Edible Landscaping with a Permaculture Twist Book Review
This Edible Landscaping with a Permaculture Twist Book Review provides information on Michael Judd’s book. The book has eight chapters. I outline each of the chapters below followed by my thoughts of the book as a whole.
The introduction chapter explains what edible landscaping is and why you would want it. This chapter also explains what permaculture is and how to give edible landscaping a permaculture twist.
Herb Spiral, The Ultimate Raised Bed
An herb spiral as explained by Michael is like a snail shell coming out of the ground to create microclimates and provide lots of planting space in a small area. This chapter explains what an herb spiral is, how to construct one and why you would want to construct one. He even gives some examples of what someone may want to put in an herb spiral.
Rainwater Harvesting, Swales & Rain Gardens
In this chapter Michael explains some of the ways to harvest and conserve water. He focuses on swales, which are a ditch on contour, to slow and stop the water to allow it to penetrate the land. An explanation is given on how to make and calibrate an A-frame level, how to design and dig a swale, and some concepts for dealing with raised beds, such as mulching and planting into them. The book also talks about rain gardens for capturing water and how to construct one and explains how to make a good soil mixture to put into the rain garden.
Fungi!! Growing Specialty Mushrooms
The fungi chapter covers several different ways of cultivating fungi and harvesting the fruit – the mushrooms. He covers a good deal of safety in this chapter, as you have to be careful and not eat any old mushroom. One of the best ways to be safe with mushrooms is to grow your own and this chapter gives you several ways to do this and several sources to order material from.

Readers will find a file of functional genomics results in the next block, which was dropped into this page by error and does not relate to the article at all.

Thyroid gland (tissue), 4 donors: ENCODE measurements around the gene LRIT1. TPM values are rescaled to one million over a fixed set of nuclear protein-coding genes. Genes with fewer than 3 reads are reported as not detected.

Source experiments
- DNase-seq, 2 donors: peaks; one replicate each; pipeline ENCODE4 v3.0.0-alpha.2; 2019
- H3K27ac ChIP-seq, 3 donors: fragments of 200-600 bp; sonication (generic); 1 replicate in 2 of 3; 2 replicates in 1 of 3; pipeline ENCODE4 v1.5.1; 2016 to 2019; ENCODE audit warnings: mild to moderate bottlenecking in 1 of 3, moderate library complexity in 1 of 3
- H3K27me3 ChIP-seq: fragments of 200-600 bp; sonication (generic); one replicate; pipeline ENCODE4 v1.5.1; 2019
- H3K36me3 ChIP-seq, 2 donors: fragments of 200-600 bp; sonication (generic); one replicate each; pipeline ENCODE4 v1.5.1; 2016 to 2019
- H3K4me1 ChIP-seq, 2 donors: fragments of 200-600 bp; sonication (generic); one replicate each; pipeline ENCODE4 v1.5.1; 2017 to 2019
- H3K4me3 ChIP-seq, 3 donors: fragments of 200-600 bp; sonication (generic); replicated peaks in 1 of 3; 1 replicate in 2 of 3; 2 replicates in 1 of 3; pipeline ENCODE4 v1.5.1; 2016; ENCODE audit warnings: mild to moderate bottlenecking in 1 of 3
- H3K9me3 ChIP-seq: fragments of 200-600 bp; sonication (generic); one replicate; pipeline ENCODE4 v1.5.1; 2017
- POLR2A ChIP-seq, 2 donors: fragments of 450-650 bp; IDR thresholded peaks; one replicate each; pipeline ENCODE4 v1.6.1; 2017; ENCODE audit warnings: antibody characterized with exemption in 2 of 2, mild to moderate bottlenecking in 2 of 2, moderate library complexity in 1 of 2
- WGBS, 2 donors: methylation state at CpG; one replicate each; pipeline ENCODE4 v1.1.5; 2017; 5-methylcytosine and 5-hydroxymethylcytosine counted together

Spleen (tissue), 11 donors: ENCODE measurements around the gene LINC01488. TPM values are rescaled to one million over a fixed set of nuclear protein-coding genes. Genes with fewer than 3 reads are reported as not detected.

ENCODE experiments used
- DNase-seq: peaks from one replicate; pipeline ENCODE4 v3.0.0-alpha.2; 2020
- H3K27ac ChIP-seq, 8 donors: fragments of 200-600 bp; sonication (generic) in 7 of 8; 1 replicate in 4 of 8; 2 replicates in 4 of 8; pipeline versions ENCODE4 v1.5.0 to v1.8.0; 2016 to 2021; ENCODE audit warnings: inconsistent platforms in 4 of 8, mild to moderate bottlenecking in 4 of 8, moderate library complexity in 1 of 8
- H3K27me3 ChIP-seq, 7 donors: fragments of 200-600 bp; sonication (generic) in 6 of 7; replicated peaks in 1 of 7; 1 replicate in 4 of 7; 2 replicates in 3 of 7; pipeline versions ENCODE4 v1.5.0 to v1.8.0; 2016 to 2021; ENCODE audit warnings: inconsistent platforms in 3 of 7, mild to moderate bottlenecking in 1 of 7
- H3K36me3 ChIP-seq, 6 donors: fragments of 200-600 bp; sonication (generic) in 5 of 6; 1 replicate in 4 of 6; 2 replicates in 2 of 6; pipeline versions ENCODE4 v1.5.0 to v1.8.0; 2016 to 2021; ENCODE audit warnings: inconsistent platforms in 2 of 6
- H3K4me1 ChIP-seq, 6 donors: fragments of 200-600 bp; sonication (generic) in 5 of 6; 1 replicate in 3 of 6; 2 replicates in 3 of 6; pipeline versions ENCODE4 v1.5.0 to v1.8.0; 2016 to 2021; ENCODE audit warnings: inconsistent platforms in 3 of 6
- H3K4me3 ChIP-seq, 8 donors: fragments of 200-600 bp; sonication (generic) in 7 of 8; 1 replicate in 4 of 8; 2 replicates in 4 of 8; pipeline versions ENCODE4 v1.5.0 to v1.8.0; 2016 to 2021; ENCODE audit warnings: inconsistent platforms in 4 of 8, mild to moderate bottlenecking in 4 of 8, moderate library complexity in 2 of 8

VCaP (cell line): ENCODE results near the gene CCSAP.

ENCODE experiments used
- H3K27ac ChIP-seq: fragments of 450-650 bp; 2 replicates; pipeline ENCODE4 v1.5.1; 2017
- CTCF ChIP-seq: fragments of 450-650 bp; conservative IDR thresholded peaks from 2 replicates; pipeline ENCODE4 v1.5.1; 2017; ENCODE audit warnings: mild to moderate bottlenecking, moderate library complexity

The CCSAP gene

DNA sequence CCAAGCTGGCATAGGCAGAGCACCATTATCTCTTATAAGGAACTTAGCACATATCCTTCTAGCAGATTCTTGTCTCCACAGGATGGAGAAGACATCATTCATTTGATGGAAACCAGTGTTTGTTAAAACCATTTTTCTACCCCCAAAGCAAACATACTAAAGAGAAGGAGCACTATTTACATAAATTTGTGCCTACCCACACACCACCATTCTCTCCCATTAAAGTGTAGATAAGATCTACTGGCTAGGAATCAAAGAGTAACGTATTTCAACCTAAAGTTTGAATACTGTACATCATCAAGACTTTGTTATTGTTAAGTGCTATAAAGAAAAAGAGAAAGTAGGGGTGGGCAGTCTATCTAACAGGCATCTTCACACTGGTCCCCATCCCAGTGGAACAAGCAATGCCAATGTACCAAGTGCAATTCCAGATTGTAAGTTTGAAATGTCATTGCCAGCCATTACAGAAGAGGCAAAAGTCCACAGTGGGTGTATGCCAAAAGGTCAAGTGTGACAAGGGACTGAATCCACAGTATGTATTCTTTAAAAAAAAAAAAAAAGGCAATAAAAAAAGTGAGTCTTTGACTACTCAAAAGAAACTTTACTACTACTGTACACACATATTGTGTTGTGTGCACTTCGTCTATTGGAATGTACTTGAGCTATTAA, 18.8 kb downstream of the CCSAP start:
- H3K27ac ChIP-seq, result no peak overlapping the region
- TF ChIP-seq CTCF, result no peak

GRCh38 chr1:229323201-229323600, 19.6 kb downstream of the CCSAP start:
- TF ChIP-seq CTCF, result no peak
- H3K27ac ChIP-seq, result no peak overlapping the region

To quote Michael; “A Food Forest is a low maintenance gardening technique that mimics a woodland ecosystem but substitutes woodland species with edible trees, bushes, perennial vegetables, herbs, vines, and annuals.” In this chapter he also touches on sheet mulching, companion planting, and guilds.
Here you will find some of the great forgotten fruits of our area as well as some not from our area. The list includes persimmon, paw paw, hardy kiwi, mulberry, jujube, goumi, sea berry, gooseberry & currants, and cider apples. He teaches us how to prune various fruit trees at different stages of a trees life cycle, how to graft, and how and when to paint a tree.
Hugelkultur, Mounds of Fertility
Hugelkultur is a mound of wood with soil on top. The first year or two are not great to grow in, but after that there is added fertility and hydration in the soil available to plants. Some mounds are built on top of the soil and some are sunken in the ground.
Earthen ovens are better insulated than brick ovens allowing the heat to be used longer and more efficiently. This chapter explains how to make one of these and gives very good detailed instructions along with a lot of pictures. He even offers up a recipe for your first pizza!
I met Michael at the Mid-Atlantic permaculture convergence in August where he was the key note speaker. He was selling books there and I bought one. I went on a business trip the next week and read this book cover to cover and immediately wanted to build an earthen oven, herb spiral, and get some mushroom logs going.
This book is probably not for the career permaculturist. It is absolutely for someone who is just starting out in permaculture or any level of gardening. He explains permaculture concepts and actually all concepts in a very easy to understand way and does not drown you with unfamiliar technology and terminology, but you do walk away having learned an immense amount of new information.
Available on Amazon
Purchase this book on Amazon. As of this writing it is on sale at Amazon for just under $20.
Check out the video Edible Landscaping with a Permaculture Twist Book Review below.
Thanks for visiting the Edible Landscaping with a Permaculture Twist Book Review page.